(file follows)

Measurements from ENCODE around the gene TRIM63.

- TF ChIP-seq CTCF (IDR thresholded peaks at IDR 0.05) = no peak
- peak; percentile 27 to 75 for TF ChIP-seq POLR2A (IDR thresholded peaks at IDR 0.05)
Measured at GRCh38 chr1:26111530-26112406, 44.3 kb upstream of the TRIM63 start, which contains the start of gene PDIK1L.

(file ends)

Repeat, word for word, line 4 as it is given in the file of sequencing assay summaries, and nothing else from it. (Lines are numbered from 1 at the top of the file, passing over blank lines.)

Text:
Measured at GRCh38 chr1:26111530-26112406, 44.3 kb upstream of the TRIM63 start, which contains the start of gene PDIK1L.